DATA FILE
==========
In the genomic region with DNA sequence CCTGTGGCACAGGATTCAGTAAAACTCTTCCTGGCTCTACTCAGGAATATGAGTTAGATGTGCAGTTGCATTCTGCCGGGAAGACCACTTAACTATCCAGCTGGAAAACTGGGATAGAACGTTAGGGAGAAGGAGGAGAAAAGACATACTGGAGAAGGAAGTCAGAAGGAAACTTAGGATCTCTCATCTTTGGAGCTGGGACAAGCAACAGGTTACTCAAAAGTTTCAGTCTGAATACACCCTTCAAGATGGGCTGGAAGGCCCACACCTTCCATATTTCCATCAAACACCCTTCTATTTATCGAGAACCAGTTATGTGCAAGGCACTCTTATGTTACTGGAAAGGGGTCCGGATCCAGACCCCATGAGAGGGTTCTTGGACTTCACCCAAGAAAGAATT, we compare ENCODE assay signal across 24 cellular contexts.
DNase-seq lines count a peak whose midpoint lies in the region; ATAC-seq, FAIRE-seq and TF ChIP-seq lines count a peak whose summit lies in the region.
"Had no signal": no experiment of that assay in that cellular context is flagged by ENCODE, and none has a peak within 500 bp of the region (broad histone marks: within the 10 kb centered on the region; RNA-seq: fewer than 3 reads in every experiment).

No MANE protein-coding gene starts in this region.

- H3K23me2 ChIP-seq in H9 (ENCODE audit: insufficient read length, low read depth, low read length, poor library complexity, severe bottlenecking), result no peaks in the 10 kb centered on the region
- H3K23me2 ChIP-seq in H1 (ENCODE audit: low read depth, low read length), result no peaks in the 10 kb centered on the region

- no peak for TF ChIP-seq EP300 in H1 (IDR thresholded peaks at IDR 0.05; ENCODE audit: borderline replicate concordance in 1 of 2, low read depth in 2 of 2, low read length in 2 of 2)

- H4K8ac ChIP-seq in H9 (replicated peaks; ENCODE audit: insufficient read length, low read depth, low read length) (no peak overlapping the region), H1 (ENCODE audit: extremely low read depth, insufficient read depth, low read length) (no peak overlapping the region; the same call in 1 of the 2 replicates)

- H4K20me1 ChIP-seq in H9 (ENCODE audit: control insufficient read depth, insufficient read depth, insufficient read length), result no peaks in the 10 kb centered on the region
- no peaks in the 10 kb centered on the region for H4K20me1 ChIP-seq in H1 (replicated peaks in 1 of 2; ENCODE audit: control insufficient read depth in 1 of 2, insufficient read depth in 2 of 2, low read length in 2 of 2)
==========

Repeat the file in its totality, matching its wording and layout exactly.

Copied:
In the genomic region with DNA sequence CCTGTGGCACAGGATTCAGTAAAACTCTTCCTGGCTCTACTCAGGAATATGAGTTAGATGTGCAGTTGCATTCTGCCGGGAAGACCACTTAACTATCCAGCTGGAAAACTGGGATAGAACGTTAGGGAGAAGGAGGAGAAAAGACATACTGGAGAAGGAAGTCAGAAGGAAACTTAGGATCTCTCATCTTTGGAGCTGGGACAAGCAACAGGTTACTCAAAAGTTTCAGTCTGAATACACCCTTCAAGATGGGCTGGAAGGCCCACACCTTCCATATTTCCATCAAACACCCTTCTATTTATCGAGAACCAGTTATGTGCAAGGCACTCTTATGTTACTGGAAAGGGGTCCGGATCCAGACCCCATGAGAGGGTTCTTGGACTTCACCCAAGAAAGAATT, we compare ENCODE assay signal across 24 cellular contexts.
DNase-seq lines count a peak whose midpoint lies in the region; ATAC-seq, FAIRE-seq and TF ChIP-seq lines count a peak whose summit lies in the region.
"Had no signal": no experiment of that assay in that cellular context is flagged by ENCODE, and none has a peak within 500 bp of the region (broad histone marks: within the 10 kb centered on the region; RNA-seq: fewer than 3 reads in every experiment).

No MANE protein-coding gene starts in this region.

- H3K23me2 ChIP-seq in H9 (ENCODE audit: insufficient read length, low read depth, low read length, poor library complexity, severe bottlenecking), result no peaks in the 10 kb centered on the region
- H3K23me2 ChIP-seq in H1 (ENCODE audit: low read depth, low read length), result no peaks in the 10 kb centered on the region

- no peak for TF ChIP-seq EP300 in H1 (IDR thresholded peaks at IDR 0.05; ENCODE audit: borderline replicate concordance in 1 of 2, low read depth in 2 of 2, low read length in 2 of 2)

- H4K8ac ChIP-seq in H9 (replicated peaks; ENCODE audit: insufficient read length, low read depth, low read length) (no peak overlapping the region), H1 (ENCODE audit: extremely low read depth, insufficient read depth, low read length) (no peak overlapping the region; the same call in 1 of the 2 replicates)

- H4K20me1 ChIP-seq in H9 (ENCODE audit: control insufficient read depth, insufficient read depth, insufficient read length), result no peaks in the 10 kb centered on the region
- no peaks in the 10 kb centered on the region for H4K20me1 ChIP-seq in H1 (replicated peaks in 1 of 2; ENCODE audit: control insufficient read depth in 1 of 2, insufficient read depth in 2 of 2, low read length in 2 of 2)